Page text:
By rchrd on Jan 09, 2009
Sun Studio compilers provide five levels of optimization, -xO1 thru -xO5, and each increasing level adds more optimization strategies for the compiler, with -xO5 being the highest level.
And, the higher the optimization level the higher the compilation time, depending on the complexity of the source code, which is understandable because the compiler has to do more.
The default when an optimization level is not specified on the command line, is to do no optimization at all. This is good when you just want to get the code to compile, checking for syntax errors in the source and the right runtime behavior, with minimal compile time.
So, if you are concerned about runtime performance you need to specify an optimization level at compile time. A good starting point is to use the -fast macro, as described in an earlier post, which includes -xO5, the highest optimization level. Or, compile with an explicit level, like -xO3, which provides a reasonable amount of optimization without increasing compilation time significantly.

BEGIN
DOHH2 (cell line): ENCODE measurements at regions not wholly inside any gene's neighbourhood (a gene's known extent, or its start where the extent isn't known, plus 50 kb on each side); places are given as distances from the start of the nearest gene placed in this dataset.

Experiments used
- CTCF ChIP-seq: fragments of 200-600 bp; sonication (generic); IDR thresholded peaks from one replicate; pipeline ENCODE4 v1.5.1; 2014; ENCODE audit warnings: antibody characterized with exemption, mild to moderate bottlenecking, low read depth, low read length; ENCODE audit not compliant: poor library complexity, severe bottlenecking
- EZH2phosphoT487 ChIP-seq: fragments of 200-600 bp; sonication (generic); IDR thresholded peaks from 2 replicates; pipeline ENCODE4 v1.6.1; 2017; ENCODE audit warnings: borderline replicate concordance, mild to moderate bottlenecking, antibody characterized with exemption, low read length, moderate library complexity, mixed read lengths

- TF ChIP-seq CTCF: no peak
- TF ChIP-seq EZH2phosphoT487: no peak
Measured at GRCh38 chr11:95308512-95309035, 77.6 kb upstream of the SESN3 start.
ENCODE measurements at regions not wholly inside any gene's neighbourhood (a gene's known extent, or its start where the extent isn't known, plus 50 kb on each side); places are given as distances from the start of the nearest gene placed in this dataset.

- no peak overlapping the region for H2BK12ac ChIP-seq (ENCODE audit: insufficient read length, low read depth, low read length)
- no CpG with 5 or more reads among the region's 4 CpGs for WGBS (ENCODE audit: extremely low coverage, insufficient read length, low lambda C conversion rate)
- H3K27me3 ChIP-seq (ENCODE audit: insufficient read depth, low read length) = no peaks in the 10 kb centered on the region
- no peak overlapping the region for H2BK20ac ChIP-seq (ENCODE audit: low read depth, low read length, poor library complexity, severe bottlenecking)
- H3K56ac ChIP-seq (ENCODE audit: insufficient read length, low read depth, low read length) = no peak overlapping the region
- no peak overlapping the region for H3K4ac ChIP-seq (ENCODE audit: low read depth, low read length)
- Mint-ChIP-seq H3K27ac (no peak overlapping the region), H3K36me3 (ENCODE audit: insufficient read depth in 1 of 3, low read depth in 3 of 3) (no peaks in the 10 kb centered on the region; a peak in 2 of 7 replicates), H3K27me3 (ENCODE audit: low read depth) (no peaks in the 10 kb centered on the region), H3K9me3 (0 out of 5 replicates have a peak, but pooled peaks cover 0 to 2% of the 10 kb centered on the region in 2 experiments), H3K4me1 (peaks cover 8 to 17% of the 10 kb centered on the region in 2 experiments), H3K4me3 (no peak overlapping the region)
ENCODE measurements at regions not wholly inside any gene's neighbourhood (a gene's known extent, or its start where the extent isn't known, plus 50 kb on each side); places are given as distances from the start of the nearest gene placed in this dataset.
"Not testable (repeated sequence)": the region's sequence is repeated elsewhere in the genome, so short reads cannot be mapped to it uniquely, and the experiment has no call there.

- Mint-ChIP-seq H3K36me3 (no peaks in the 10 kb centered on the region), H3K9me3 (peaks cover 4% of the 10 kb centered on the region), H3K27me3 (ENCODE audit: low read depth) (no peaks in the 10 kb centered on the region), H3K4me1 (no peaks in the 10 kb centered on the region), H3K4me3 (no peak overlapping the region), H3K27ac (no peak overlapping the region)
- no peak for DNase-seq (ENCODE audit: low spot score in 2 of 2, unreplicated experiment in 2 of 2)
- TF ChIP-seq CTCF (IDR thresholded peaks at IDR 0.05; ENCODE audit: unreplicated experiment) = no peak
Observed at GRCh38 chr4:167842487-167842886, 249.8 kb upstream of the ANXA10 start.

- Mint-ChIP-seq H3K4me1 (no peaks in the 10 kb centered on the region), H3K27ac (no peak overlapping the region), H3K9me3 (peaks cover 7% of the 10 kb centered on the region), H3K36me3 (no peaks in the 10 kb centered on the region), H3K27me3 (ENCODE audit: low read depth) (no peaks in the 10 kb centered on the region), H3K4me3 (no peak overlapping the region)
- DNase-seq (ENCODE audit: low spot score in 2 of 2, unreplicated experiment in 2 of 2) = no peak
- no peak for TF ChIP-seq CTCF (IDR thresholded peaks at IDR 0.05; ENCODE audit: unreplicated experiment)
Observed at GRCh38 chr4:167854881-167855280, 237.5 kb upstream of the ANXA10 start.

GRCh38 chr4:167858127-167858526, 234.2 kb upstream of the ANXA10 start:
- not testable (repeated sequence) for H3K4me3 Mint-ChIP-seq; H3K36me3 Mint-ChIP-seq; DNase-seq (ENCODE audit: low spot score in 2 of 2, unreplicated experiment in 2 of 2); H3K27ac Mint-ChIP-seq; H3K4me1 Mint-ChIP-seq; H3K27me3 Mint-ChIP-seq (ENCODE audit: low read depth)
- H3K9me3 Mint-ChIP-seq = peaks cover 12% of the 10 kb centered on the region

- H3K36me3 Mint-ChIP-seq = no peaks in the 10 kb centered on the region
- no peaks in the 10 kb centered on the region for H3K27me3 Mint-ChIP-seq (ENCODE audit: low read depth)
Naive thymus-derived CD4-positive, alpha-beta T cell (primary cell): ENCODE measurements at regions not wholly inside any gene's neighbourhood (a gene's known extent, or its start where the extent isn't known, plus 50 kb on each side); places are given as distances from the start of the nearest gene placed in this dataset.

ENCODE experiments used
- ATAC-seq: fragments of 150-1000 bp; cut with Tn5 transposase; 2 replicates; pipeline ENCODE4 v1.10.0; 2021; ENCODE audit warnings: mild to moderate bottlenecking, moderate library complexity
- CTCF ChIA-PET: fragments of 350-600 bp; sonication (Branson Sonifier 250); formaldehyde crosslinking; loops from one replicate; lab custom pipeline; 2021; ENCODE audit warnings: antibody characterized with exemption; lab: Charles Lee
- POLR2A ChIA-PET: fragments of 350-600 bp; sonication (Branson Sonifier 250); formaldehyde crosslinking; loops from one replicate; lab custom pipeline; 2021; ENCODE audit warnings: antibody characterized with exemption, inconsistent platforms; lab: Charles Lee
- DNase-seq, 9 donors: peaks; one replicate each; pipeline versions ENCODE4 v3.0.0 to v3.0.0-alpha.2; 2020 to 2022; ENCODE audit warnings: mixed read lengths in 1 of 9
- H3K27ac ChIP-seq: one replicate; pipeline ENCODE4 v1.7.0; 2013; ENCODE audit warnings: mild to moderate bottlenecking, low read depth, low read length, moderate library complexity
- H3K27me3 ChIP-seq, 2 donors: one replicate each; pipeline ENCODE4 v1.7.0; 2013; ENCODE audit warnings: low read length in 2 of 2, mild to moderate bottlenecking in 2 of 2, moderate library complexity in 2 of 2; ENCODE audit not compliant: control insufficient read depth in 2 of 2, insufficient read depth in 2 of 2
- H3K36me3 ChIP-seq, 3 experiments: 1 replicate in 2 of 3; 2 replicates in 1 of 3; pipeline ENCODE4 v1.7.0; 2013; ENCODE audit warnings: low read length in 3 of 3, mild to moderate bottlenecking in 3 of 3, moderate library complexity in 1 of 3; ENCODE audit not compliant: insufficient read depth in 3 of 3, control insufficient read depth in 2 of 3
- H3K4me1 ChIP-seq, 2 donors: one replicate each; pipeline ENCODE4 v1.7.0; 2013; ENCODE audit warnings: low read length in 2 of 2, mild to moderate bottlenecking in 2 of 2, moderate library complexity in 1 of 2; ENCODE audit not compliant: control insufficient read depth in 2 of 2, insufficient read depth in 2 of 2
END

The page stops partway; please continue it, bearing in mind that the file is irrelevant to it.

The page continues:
But keep in mind that the effectiveness of the compiler's optimization strategies depend on the source code being compiled. This is especially true in C and C++ where the use of pointers can frustrate the compiler's attempt at generating optimimal code due to the side effects such optimizations can cause. (But, of course, there are other options, like -xalias_level, you can use to help the compiler make assumptions about the use of pointers in the source code.)
Another concern is whether or not you might need to use the debugger, dbx, during or after execution of the program. For the debugger to provide useful information, it needs to see the symbol tables and linker data that are usually thrown away after compilation. The -g debug option preserves these tables in the executable file so the debugger can read them and associate the binary dump file with the symbolic program.
But the optimized code that the compiler generates may mix things up so that it's hard to tell where the code for one source statement starts and another ends. So that's why the compiler man pages talk a lot about the interaction between optimization levels and debugging. With optimization levels greater than 3, the compiler provides best-effort symbolic information for the debugger.
Bottom line, you almost always get better performance by specifying an optimization level (or -fast which includes -xO5) on the compile command.